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Thread: What is everyone's favorite dado blade and why???

  1. #1

    What is everyone's favorite dado blade and why???

    I have a PM2000 10" table saw. I need a dado blade. I guess the first question is stacked or adjustable?? I see dado sets run anywhere from just under $100 to well over $400. What performance variables are there given a $300 spread??? I don't have a problem spending the money, what I don't want to do is spend on something that is not really going to do anything for me...I need all the help I can get as it is!!!Thanks in advance for any info.

  2. #2
    Join Date
    Apr 2008
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    East Virginia
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    603
    I just use a cheap Delta stack. I like that it's easily repeatable, and gives a flat bottom in the dado or groove (unlike a wobble dado).

    There's a lot to be said for doing your dadoes with a router, too.

  3. #3
    Join Date
    Oct 2005
    Location
    Camas, Wa
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    I use the Delta 35-7670 as well. I think it is about $120. It has 4 tooth chippers as well as metal shims and a 1/32" chipper. There are more expensive options that are probably slightly better but I'm perfectly happy with the Delta.

  4. #4
    Join Date
    Jan 2013
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    Pittsburgh, PA
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    698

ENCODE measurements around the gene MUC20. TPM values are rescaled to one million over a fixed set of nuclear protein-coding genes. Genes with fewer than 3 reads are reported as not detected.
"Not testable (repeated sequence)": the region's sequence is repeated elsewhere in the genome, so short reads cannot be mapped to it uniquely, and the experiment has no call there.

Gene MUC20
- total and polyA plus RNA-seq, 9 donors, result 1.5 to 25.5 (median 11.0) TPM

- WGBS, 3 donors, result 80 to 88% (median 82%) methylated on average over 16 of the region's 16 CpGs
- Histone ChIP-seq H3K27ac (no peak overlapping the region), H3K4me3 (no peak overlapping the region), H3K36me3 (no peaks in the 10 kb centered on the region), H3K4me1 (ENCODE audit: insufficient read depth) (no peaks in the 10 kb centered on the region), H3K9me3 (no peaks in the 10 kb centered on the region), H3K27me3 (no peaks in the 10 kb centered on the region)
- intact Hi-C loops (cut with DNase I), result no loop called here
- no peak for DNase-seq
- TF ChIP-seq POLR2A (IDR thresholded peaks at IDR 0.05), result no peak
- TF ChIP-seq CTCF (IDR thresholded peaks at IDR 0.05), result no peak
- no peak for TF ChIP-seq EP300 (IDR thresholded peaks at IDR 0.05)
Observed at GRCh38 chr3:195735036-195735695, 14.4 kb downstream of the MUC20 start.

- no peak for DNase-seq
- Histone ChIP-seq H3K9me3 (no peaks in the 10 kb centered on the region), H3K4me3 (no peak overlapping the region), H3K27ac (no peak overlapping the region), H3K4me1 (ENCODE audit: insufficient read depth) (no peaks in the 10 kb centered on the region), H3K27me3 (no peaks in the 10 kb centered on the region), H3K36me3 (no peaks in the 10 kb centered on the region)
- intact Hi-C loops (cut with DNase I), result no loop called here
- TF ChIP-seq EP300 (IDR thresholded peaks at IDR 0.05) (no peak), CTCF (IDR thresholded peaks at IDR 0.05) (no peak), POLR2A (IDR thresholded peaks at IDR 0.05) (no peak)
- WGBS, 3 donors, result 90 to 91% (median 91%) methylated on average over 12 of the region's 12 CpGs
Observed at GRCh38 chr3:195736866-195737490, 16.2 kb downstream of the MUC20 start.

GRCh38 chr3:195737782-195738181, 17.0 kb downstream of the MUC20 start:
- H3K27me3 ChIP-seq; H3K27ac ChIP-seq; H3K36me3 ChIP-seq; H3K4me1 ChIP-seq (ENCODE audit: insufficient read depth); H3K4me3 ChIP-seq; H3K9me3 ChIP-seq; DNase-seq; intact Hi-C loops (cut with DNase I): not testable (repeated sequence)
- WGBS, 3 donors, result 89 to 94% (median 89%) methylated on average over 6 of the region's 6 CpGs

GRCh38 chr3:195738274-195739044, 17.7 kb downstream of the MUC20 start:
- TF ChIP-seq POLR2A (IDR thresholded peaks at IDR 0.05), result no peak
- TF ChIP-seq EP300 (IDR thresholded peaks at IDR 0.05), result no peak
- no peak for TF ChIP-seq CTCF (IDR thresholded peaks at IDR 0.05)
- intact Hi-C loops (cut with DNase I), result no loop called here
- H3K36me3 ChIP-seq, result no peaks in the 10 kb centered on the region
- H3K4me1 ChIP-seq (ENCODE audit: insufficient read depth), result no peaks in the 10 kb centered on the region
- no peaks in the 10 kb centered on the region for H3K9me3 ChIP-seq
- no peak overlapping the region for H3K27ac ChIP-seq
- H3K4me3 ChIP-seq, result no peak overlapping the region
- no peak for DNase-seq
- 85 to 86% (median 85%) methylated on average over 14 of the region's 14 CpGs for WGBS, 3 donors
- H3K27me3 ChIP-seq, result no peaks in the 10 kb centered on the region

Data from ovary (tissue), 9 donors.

I have an 8" Oshlun dado set that costs under $100 delivered and seems to work well.

    I figured I would try something on the less expensive side, and buy a more expensive one if I found a reason. So far the Oshlun works well enough for my needs.

    Bill
    Too much to do...Not enough time...life is too short!

  5. #5
    I have the 8" Freud stacked dado, not sure what I paid for it a dozen years ago, probably $100. I like it because it has a 3/32 chipper for doing 1/32 undersized plywood. I also inherited the old mans Freud 1/4 - 3/8 box joint dado cutter. I always thought it was kind of dumb and not a good value, but now I use it all the time. It is handy to be able to do 1/4 and 3/8 dados just by grabbing it and not fiddling with chippers and such.

  6. #6
    I have a Forrest Dado Stack. I like it because it allows you to cut undersize dados for plywood and it cuts flat bottoms. It wasn't cheap, but it wasn't the most expensive either. That's where I prefer to be in the price range for many things, woodworking and otherwise.

  7. #7
    Join Date
    Feb 2014
    Location
    Lake Gaston, Henrico, NC
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    I use the Forrest stack, the already mentioned Dewalt stack, and even an old Craftsman wobbler, depending on the job. As already mentioned, the Dewalt is a lot better than you might think it is. If it's a tight fit on the arbor, the bottom of the cut will be as clean as the Forrest. It also comes in one of the few cases I've ever kept for anything. Keep the instruction sheet that came with it, that gives you the measurements of all the combinations. It saves a lot of trial and error with a cheap digital caliper to measure the piece that the groove is for. A set of magnetic shims, by any manufacturer, let's you fine tune it, and still leaves out the guesswork.

  8. #8